J Card Fail. 2020 Dec 18:S1071-9164(20)31579-7. doi: 10.1016/j.cardfail.2020.12.007. Online ahead of print.
BACKGROUND: Delirium among older adults hospitalized with acute heart failure is associated with increased mortality. However, studies concomitantly assessing the association of delirium with both clinical and economic outcomes in this population, such as mortality, hospital cost or length of stay are lacking.
METHODS: We conducted a retrospective observational study using National Inpatient Sample data from 2011 to 2014. Using multivariable logistic regression, we assessed the association of delirium with in-hospital mortality, then estimated the incremental hospital cost, and excessive length of stay adjusting for demographic and clinical factors using multivariable generalized linear regression. The association of other medical complications on clinical and economic outcomes was also assessed.
RESULTS: A total of 568,565 (weighted N = 2,826,131) hospitalizations of patients 65 years or older with acute heart failure from 2011-2014 were included in the final analysis. The reported prevalence of delirium was 4.53%. After multivariable adjustment, delirium was associated with a 2.35-fold increase in the odds of in-hospital mortality (95% Confidence Interval (CI) 2.23 - 2.47), which was lower than the odds ratio for sepsis/septicemia (5.36 (95% CI 5.02 - 5.72)) or respiratory failure (4.53 (95% CI 4.38 - 4.69)), but similar to that for acute kidney injury (AKI) (2.39 (95% CI 2.31 - 2.48)) and higher than for non-ST elevation myocardial infarct (NSTEMI) (1.57 (95% CI 1.46 - 1.68)). Delirium increased total hospital cost by $4,262 (95% CI of $4,002 - 4,521) and length of stay by 1.73 days (95% CI 1.68 - 1.78), which was slightly lower than, but similar to AKI ($4,771 (95% CI $4,644 - 4,897) and 1.82 days (95% CI 1.79 - 1.84)), and higher than NSTEMI ($1,907 (95% CI $1,629 - 2,185) and 0.31 days (95% CI 0.25 - 0.37)).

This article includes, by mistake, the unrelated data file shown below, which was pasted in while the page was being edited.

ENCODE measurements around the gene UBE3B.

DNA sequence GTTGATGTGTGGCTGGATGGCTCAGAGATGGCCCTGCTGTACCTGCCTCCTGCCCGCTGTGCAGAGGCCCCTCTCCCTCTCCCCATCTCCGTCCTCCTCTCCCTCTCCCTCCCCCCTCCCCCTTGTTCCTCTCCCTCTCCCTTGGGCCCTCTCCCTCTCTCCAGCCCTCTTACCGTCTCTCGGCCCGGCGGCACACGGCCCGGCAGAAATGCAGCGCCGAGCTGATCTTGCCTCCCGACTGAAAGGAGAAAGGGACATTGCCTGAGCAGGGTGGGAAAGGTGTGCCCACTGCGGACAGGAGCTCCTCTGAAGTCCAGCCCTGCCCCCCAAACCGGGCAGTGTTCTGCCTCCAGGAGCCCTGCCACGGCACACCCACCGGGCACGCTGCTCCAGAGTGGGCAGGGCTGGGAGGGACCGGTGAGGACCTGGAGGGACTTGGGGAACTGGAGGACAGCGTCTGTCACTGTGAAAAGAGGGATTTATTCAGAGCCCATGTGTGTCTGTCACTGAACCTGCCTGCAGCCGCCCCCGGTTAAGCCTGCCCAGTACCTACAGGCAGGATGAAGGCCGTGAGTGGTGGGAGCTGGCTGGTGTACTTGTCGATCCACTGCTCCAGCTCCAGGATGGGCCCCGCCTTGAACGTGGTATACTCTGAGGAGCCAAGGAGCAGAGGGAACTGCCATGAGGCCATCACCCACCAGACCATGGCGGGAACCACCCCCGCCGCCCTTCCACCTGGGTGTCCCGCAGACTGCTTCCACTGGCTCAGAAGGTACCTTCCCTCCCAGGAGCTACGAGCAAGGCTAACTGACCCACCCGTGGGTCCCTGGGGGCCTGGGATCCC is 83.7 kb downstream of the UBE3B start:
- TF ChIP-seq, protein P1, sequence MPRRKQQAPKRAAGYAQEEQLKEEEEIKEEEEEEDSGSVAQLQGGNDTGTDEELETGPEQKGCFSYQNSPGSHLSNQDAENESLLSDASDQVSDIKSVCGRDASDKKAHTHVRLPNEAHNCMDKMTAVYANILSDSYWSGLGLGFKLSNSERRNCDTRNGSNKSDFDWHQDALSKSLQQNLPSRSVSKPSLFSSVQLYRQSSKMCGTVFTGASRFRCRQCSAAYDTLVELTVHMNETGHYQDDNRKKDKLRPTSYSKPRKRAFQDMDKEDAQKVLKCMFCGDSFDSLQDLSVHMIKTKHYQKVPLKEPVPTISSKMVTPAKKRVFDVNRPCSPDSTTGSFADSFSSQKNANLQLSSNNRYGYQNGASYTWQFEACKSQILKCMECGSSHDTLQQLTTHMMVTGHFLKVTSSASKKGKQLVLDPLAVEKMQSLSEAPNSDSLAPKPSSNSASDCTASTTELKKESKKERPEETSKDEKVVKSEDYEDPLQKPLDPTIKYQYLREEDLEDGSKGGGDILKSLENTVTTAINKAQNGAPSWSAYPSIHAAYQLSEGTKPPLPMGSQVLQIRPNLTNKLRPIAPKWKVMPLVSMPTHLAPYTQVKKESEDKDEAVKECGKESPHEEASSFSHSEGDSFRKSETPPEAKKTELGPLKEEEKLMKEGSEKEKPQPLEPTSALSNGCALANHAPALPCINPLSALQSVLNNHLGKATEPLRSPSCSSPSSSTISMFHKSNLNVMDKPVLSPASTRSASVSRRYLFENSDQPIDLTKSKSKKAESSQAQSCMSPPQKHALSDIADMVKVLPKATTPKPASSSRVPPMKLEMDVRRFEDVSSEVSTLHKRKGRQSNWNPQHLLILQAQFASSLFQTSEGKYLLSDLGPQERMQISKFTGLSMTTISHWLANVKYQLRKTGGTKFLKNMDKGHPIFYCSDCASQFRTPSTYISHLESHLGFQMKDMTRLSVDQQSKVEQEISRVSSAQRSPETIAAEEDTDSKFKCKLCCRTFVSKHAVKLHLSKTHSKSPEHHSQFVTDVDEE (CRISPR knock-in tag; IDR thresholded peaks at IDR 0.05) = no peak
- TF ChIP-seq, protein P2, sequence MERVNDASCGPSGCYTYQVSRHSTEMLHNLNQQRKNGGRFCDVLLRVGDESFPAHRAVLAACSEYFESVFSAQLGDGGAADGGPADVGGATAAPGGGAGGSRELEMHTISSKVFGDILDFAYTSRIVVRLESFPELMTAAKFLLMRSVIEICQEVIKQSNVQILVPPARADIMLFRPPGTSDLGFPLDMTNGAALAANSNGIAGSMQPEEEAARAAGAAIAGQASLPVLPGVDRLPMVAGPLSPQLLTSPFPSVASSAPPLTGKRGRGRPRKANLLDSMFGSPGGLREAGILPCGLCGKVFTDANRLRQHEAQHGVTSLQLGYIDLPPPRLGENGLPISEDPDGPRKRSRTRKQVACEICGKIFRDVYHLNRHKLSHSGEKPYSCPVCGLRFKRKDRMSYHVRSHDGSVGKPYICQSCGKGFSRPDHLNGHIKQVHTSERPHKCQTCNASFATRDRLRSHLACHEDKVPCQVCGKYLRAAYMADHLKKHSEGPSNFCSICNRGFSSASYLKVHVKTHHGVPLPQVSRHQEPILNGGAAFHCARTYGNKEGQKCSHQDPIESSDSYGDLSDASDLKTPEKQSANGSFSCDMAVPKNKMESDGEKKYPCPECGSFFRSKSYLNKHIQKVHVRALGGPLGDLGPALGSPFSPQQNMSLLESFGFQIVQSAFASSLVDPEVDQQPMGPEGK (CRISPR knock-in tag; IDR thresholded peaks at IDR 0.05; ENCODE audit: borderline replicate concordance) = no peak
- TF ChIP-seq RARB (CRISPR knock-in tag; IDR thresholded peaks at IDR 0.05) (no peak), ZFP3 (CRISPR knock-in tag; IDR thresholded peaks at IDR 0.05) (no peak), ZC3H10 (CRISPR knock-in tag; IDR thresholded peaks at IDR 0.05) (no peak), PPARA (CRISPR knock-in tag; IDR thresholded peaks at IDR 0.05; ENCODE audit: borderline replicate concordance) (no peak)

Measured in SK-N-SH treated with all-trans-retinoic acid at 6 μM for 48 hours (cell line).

CONCLUSIONS: Delirium was associated with increased in-hospital mortality, total hospital cost, and length of stay, and the magnitude of the effect was similar to that for AKI. Enhanced efforts to prevent delirium are needed to reduce its adverse impact on clinical and economic outcomes for hospitalized older adults with acute heart failure.